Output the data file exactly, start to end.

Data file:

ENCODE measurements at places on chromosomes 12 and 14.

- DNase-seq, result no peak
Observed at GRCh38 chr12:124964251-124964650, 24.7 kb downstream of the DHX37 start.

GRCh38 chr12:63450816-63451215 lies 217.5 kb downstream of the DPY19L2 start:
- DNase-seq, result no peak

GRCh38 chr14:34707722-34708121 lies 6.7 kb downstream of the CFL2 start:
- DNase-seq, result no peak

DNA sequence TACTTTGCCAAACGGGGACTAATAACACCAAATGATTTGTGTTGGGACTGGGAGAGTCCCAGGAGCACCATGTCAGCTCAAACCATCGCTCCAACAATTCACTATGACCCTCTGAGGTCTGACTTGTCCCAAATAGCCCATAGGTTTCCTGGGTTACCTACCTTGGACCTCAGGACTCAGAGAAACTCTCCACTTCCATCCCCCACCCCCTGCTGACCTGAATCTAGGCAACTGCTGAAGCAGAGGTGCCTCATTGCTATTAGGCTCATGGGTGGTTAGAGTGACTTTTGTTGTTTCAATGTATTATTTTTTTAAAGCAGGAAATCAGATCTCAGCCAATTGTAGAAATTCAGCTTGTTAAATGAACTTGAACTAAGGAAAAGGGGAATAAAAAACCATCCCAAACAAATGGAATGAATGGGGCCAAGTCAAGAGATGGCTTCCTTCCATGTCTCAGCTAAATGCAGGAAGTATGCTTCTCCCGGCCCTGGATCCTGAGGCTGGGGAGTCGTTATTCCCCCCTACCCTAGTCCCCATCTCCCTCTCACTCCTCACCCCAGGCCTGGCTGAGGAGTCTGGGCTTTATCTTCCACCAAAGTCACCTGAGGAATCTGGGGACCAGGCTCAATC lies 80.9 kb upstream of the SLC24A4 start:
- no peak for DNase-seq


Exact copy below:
ENCODE measurements at places on chromosomes 12 and 14.

- DNase-seq, result no peak
Observed at GRCh38 chr12:124964251-124964650, 24.7 kb downstream of the DHX37 start.

GRCh38 chr12:63450816-63451215 lies 217.5 kb downstream of the DPY19L2 start:
- DNase-seq, result no peak

GRCh38 chr14:34707722-34708121 lies 6.7 kb downstream of the CFL2 start:
- DNase-seq, result no peak

DNA sequence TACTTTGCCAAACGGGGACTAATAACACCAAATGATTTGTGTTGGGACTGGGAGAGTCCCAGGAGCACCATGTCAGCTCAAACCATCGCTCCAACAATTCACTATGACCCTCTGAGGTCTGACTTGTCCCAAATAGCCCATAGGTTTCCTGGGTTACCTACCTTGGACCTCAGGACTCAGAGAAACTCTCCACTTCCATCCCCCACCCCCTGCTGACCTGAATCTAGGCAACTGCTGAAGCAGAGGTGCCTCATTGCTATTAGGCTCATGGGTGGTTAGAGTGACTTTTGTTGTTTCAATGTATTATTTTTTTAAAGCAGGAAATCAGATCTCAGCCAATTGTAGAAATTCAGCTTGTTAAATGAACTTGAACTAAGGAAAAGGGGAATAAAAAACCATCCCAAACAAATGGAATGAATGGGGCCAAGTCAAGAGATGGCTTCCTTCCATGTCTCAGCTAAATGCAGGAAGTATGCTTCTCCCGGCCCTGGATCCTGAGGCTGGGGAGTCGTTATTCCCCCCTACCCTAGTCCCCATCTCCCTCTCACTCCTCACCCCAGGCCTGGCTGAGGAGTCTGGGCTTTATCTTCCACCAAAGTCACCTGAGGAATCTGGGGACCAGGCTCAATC lies 80.9 kb upstream of the SLC24A4 start:
- no peak for DNase-seq